What is the parks, soils and water sales tax?
The parks, soils and water sales tax is a statewide one-tenth-of-one-percent sales tax that provides funding for Missouri state parks and historic sites and soil and water conservation. The tax is divided equally between the two efforts. Missouri voters first approved the tax in 1984 and have since renewed it twice.
How has the soils portion of the tax money been used?
Money from the sales tax has gone toward several programs that help Missouri’s soil and water resources by giving agricultural landowners incentives to put conservation practices on the land. It has provided funding and assistance for more than 70 watershed projects and has helped many landowners install conservation practices, processing more than 150,000 claims. Missouri has decreased its erosion rates by half since the passage of the sales tax, saving more than 148 million tons of soil.
I don’t own agricultural land. How does this benefit me?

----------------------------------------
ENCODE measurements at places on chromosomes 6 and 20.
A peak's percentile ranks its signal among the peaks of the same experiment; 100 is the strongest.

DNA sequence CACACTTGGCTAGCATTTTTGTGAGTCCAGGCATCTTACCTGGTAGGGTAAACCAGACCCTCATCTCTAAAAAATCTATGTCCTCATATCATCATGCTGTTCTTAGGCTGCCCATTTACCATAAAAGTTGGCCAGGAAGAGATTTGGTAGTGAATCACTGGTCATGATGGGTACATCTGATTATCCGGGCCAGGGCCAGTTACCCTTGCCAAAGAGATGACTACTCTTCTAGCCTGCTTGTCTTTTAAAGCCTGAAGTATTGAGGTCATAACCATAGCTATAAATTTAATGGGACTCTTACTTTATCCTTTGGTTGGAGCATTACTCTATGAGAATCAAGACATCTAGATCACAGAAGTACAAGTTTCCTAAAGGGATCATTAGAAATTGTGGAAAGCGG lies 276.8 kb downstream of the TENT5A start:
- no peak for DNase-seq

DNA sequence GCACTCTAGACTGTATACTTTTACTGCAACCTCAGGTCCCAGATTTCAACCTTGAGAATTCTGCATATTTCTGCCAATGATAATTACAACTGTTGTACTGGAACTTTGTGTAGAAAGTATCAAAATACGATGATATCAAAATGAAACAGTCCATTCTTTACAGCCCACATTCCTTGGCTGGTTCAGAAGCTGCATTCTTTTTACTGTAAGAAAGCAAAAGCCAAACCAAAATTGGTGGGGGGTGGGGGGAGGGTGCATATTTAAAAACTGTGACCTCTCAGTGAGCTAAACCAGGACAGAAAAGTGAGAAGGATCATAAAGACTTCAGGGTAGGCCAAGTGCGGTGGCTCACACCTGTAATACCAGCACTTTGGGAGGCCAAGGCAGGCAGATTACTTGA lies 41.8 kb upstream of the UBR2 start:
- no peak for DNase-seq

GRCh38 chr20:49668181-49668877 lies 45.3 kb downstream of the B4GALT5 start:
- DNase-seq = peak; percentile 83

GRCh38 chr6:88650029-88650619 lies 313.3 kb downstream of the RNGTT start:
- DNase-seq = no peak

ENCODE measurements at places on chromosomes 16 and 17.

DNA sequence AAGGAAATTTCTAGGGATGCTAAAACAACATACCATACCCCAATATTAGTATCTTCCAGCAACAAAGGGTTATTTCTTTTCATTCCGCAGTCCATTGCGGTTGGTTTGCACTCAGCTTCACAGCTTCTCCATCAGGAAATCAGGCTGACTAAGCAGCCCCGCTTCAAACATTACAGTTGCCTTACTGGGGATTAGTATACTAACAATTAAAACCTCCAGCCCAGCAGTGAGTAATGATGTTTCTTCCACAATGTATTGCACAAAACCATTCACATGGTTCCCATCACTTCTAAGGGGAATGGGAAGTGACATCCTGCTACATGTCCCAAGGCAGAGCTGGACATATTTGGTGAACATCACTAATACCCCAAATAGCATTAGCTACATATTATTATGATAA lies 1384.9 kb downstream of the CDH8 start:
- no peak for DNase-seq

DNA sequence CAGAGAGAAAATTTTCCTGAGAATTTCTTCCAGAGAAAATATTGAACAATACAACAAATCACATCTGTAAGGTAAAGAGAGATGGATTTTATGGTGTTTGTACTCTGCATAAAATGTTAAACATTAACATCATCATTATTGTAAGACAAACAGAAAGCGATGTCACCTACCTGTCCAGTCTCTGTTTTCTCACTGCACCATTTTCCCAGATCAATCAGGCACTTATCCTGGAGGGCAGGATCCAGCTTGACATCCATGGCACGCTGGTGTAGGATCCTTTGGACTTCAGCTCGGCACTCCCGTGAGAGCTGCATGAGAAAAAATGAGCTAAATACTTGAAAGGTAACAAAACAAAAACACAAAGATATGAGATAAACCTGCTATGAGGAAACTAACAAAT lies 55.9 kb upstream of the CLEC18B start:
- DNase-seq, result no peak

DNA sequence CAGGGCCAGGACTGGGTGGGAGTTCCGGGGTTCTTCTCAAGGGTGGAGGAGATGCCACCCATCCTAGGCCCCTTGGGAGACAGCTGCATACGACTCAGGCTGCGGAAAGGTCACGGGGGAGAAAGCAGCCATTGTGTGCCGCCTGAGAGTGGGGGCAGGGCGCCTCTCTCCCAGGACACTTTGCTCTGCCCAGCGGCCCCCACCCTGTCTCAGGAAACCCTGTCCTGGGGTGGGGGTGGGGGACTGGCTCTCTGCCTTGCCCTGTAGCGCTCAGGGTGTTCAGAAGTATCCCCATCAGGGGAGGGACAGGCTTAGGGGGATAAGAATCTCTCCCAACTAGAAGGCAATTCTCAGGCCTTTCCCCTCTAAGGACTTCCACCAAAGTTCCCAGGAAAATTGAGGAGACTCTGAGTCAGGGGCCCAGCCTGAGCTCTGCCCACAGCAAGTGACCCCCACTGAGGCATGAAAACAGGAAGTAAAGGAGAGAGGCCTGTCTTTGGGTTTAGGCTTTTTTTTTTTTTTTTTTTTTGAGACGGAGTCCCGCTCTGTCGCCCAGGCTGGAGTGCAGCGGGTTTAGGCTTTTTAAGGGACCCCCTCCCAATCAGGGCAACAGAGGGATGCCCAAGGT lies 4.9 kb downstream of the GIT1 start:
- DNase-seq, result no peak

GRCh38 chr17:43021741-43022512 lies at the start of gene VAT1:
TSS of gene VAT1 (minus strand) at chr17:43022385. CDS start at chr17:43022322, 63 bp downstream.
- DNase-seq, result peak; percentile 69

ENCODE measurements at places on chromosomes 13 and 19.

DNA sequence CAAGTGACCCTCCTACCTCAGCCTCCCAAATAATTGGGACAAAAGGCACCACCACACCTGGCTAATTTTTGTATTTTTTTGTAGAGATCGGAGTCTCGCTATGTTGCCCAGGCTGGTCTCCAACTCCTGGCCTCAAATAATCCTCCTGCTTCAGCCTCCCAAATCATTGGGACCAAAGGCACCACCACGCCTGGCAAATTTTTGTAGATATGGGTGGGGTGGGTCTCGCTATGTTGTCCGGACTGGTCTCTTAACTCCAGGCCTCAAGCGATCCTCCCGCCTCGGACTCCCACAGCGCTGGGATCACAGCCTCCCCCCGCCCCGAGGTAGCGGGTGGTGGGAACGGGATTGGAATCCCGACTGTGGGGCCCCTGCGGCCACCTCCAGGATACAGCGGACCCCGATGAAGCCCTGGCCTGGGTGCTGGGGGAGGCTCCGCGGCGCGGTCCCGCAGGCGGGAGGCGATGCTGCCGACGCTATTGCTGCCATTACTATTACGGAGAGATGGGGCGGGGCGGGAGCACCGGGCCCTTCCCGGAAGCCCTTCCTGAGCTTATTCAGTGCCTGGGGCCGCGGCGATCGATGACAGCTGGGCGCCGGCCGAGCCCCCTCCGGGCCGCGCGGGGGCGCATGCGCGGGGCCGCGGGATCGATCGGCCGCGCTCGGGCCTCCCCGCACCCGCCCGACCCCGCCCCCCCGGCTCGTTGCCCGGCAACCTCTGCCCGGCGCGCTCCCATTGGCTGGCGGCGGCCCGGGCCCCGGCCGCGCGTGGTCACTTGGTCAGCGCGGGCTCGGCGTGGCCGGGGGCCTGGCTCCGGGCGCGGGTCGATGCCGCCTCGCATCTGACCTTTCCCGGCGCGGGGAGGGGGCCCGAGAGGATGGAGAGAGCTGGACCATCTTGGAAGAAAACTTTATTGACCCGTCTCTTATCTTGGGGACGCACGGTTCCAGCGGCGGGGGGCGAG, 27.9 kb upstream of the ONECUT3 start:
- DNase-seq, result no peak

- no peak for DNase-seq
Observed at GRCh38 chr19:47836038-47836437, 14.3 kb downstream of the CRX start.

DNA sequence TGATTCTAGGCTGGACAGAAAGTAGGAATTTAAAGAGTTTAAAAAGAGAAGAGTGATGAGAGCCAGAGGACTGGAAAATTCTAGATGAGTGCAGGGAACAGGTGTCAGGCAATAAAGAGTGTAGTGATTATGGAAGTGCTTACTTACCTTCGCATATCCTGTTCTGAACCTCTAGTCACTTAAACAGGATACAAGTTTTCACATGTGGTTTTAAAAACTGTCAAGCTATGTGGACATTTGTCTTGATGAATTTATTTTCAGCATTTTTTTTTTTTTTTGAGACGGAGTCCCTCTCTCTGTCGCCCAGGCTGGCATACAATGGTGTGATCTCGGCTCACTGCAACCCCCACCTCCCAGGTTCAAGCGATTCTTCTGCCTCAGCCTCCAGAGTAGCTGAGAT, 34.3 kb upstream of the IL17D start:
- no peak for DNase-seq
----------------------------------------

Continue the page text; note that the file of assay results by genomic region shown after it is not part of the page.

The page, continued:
Everyone is Missouri benefits from soil and water conservation. Conserving soil is necessary for keeping agricultural lands productive for future generations. A decrease in soil productivity could negatively impact the Missouri economy, which depends heavily on agriculture. Sediment is also the leading cause of water pollution in Missouri. The sediment, nutrients, pesticides and other chemicals that enter Missouri’s waterways can add millions of dollars to water treatment costs in Missouri communities each year, increase chances of flooding, and harm valuable aquatic habitat and organisms. By focusing on agricultural land, we can have a greater impact and better conserve Missouri’s soil and water resources.